It took us nearly 20 hours to get to Deltaville, VA which is still about 5 hours north of Norfolk. Were hanging out here thru the night to let the water calm down before we head offshore tomorrow. Here’s hoping the rest of the trip goes a little smoother than our first night!

We’re really missing Key West right now! Ha!

Reedville, VA

We ended up staying in Solomon’s Island an extra night to hang out with friends that were coming in town for the weekend.  It was a gorgeous day and we had no place else to be, so we thought, what the hell, why not?, and spent our day lounging in the sun and reading books.  It was pretty much perfect.  Last night we went out to dinner and had a nice night hanging out with our friends, Arjen and Kaitlin and Matty O and his wife and daughter one more time before leaving the state.  Thanks for the fun night!  We’ll miss you guys!




This morning we pulled anchor around 8:00 and hit the local marina to fill up our water tanks, drop off some trash and to get a bag of ice before we headed out.  Matt grabbed a few bucks to pay for the ice and tip the dockhand and was back on board about 30 seconds later to grab the .17 cents he was short.  This was after he had tipped the dock hand five bucks for doing nothing other than placing our bag of ice onto our deck.  No line handling or operating the diesel pump, or pumping out the waste from our holding tank.  Just straight up placing a bag of ice the three feet onto our boat. Probably the easiest five bucks she made all day.  And she couldn’t cover us on the .17 cents.  Matt really needs to recalibrate his tipping.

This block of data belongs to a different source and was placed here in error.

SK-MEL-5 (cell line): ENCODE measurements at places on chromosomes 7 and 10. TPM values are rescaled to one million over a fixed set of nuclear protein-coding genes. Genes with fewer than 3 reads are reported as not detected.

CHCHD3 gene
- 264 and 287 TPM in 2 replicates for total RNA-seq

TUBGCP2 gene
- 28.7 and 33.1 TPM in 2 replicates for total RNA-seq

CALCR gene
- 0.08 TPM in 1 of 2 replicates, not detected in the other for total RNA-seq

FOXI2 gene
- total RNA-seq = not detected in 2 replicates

As we rounded the island and entered the bay we were trying to figure up what combination of sails to put up since there was pretty much no wind and we had a lot of water to cover today.  We tried just the main sail first, then did a combination of main/front sail, doing maybe 4.5 knots at best.  We noticed the light breeze was coming right from behind so we made the call to drop the other two sails and just put our spinnaker out.  None of the other boats had their spinnaker out so we weren’t sure if we were making the right call.  Sure enough as soon as we put it up we heard some chatter on the VHF of other boats calling each other to say that they were also going to put their spinnaker up.  Looks like we made the right call.  Maybe we’re not such rookies after all.


The winds eventually died down to the point where we were going just 2.5 knots, which is pretty much the speed of a power walk.  We decided this was unacceptable and turned the engines on to motor sail a bit.  Throughout the day we kept on working on our sail configurations, trying everything we could to just stay above five knots.  I probably pulled out/in the genoa about eight times plus cranked the main and spinnaker up once each.  Matt was really putting me thru the paces today.  I’ll admit it, doing so helped me make sense of how all of the lines worked, but I’m definitely going to need some Advil with my coffee tomorrow morning. I have a feeling I’m going to go from Olive Oil to Popeye on this trip.